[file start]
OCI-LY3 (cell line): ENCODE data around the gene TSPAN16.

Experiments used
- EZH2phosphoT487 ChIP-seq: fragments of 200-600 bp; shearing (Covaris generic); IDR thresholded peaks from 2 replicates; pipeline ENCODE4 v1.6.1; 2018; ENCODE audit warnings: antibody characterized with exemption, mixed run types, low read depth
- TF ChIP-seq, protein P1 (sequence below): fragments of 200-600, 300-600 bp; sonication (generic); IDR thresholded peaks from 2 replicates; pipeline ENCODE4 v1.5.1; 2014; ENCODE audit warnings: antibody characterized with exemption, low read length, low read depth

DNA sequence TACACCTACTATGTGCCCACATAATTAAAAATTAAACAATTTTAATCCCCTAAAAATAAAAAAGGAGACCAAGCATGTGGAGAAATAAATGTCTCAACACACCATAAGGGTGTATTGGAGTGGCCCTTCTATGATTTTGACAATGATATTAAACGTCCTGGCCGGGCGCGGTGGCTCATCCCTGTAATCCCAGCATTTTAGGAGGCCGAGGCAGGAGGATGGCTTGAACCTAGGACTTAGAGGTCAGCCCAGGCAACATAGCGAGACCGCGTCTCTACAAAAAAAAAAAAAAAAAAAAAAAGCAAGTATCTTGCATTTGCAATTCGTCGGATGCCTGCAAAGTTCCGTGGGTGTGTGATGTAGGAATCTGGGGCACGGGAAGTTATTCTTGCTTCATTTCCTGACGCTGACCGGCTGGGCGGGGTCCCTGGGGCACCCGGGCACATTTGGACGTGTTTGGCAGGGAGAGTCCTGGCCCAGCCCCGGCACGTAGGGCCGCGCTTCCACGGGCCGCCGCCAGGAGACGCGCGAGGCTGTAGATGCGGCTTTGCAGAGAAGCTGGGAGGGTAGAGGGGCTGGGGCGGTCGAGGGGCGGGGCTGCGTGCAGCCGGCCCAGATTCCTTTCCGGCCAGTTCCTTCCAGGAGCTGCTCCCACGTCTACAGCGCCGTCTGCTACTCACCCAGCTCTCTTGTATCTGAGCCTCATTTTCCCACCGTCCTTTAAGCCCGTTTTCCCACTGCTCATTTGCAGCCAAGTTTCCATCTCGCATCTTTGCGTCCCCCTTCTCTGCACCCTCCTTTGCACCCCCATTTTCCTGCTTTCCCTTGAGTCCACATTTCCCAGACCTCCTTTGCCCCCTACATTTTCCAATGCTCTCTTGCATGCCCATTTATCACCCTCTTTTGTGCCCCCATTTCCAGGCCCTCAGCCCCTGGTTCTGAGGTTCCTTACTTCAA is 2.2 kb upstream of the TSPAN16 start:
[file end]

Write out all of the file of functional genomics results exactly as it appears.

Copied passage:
OCI-LY3 (cell line): ENCODE data around the gene TSPAN16.

Experiments used
- EZH2phosphoT487 ChIP-seq: fragments of 200-600 bp; shearing (Covaris generic); IDR thresholded peaks from 2 replicates; pipeline ENCODE4 v1.6.1; 2018; ENCODE audit warnings: antibody characterized with exemption, mixed run types, low read depth
- TF ChIP-seq, protein P1 (sequence below): fragments of 200-600, 300-600 bp; sonication (generic); IDR thresholded peaks from 2 replicates; pipeline ENCODE4 v1.5.1; 2014; ENCODE audit warnings: antibody characterized with exemption, low read length, low read depth

DNA sequence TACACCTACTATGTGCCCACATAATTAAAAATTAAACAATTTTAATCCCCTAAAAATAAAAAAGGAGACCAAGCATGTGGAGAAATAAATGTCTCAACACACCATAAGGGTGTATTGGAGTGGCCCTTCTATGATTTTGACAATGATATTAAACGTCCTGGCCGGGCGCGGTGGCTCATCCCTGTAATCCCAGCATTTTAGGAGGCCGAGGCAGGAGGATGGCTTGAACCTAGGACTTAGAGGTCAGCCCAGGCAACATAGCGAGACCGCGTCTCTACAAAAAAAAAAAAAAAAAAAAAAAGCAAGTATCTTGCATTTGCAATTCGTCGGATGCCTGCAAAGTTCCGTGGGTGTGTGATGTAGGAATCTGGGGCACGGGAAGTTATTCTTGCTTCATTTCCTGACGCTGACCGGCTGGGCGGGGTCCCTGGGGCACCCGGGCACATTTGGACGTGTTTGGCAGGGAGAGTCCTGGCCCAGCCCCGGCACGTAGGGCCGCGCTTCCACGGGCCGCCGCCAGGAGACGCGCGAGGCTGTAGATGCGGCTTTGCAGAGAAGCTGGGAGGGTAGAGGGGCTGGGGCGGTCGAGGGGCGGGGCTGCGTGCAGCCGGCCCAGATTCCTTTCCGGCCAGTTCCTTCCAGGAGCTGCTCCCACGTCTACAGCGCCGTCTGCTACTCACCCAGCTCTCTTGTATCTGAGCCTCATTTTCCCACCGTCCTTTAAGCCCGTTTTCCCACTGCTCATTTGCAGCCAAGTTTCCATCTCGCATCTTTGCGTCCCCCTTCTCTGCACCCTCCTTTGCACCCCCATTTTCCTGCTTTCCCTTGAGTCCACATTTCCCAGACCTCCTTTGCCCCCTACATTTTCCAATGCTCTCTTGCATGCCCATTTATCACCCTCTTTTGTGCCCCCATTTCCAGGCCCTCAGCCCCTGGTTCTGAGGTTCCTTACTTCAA is 2.2 kb upstream of the TSPAN16 start: